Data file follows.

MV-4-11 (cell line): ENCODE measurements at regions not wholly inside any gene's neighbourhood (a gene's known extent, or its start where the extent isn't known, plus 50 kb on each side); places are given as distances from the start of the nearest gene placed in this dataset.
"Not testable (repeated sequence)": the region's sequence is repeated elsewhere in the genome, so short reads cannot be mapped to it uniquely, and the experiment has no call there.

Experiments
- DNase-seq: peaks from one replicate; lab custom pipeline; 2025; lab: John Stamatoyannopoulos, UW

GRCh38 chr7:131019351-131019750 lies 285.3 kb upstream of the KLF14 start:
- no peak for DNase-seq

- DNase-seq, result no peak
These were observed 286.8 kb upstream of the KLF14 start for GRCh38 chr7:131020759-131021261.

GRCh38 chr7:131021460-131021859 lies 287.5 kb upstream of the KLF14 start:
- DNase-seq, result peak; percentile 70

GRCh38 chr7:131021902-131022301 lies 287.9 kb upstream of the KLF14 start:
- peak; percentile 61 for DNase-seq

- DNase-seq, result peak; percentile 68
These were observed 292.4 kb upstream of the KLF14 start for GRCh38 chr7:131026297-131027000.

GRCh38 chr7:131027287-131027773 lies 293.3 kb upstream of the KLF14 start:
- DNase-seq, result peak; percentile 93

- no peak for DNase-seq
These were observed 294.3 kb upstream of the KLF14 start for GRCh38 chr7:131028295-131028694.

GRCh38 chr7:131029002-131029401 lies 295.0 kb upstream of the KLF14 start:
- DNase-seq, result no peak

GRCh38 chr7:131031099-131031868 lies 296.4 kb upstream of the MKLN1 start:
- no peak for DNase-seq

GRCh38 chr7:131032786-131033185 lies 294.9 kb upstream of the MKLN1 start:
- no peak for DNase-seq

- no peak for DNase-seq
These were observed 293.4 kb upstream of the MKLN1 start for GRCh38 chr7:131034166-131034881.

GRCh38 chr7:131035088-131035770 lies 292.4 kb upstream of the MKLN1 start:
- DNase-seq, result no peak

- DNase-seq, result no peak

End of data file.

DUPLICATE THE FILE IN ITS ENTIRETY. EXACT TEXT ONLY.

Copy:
MV-4-11 (cell line): ENCODE measurements at regions not wholly inside any gene's neighbourhood (a gene's known extent, or its start where the extent isn't known, plus 50 kb on each side); places are given as distances from the start of the nearest gene placed in this dataset.
"Not testable (repeated sequence)": the region's sequence is repeated elsewhere in the genome, so short reads cannot be mapped to it uniquely, and the experiment has no call there.

Experiments
- DNase-seq: peaks from one replicate; lab custom pipeline; 2025; lab: John Stamatoyannopoulos, UW

GRCh38 chr7:131019351-131019750 lies 285.3 kb upstream of the KLF14 start:
- no peak for DNase-seq

- DNase-seq, result no peak
These were observed 286.8 kb upstream of the KLF14 start for GRCh38 chr7:131020759-131021261.

GRCh38 chr7:131021460-131021859 lies 287.5 kb upstream of the KLF14 start:
- DNase-seq, result peak; percentile 70

GRCh38 chr7:131021902-131022301 lies 287.9 kb upstream of the KLF14 start:
- peak; percentile 61 for DNase-seq

- DNase-seq, result peak; percentile 68
These were observed 292.4 kb upstream of the KLF14 start for GRCh38 chr7:131026297-131027000.

GRCh38 chr7:131027287-131027773 lies 293.3 kb upstream of the KLF14 start:
- DNase-seq, result peak; percentile 93

- no peak for DNase-seq
These were observed 294.3 kb upstream of the KLF14 start for GRCh38 chr7:131028295-131028694.

GRCh38 chr7:131029002-131029401 lies 295.0 kb upstream of the KLF14 start:
- DNase-seq, result no peak

GRCh38 chr7:131031099-131031868 lies 296.4 kb upstream of the MKLN1 start:
- no peak for DNase-seq

GRCh38 chr7:131032786-131033185 lies 294.9 kb upstream of the MKLN1 start:
- no peak for DNase-seq

- no peak for DNase-seq
These were observed 293.4 kb upstream of the MKLN1 start for GRCh38 chr7:131034166-131034881.

GRCh38 chr7:131035088-131035770 lies 292.4 kb upstream of the MKLN1 start:
- DNase-seq, result no peak

- DNase-seq, result no peak